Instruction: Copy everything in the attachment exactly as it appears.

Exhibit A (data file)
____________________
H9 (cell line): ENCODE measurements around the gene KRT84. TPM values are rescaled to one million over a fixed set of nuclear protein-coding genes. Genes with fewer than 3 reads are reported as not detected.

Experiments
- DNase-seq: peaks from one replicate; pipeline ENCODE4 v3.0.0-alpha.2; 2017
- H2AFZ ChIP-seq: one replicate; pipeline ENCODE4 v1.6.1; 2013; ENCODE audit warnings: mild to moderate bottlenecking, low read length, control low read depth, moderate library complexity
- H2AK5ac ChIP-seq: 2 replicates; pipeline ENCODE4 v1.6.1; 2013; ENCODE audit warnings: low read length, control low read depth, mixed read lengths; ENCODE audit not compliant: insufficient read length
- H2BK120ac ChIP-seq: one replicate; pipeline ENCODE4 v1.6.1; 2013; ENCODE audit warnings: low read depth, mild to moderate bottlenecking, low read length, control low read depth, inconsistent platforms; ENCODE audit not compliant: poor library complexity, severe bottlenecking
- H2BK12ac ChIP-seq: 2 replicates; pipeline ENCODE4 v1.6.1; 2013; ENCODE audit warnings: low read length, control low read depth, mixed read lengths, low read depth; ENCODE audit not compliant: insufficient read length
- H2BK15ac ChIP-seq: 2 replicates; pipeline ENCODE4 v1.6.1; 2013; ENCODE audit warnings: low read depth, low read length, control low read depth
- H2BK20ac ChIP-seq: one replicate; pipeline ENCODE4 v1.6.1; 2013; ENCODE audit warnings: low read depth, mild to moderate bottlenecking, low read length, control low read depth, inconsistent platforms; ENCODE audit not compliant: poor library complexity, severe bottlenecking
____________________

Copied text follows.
H9 (cell line): ENCODE measurements around the gene KRT84. TPM values are rescaled to one million over a fixed set of nuclear protein-coding genes. Genes with fewer than 3 reads are reported as not detected.

Experiments
- DNase-seq: peaks from one replicate; pipeline ENCODE4 v3.0.0-alpha.2; 2017
- H2AFZ ChIP-seq: one replicate; pipeline ENCODE4 v1.6.1; 2013; ENCODE audit warnings: mild to moderate bottlenecking, low read length, control low read depth, moderate library complexity
- H2AK5ac ChIP-seq: 2 replicates; pipeline ENCODE4 v1.6.1; 2013; ENCODE audit warnings: low read length, control low read depth, mixed read lengths; ENCODE audit not compliant: insufficient read length
- H2BK120ac ChIP-seq: one replicate; pipeline ENCODE4 v1.6.1; 2013; ENCODE audit warnings: low read depth, mild to moderate bottlenecking, low read length, control low read depth, inconsistent platforms; ENCODE audit not compliant: poor library complexity, severe bottlenecking
- H2BK12ac ChIP-seq: 2 replicates; pipeline ENCODE4 v1.6.1; 2013; ENCODE audit warnings: low read length, control low read depth, mixed read lengths, low read depth; ENCODE audit not compliant: insufficient read length
- H2BK15ac ChIP-seq: 2 replicates; pipeline ENCODE4 v1.6.1; 2013; ENCODE audit warnings: low read depth, low read length, control low read depth
- H2BK20ac ChIP-seq: one replicate; pipeline ENCODE4 v1.6.1; 2013; ENCODE audit warnings: low read depth, mild to moderate bottlenecking, low read length, control low read depth, inconsistent platforms; ENCODE audit not compliant: poor library complexity, severe bottlenecking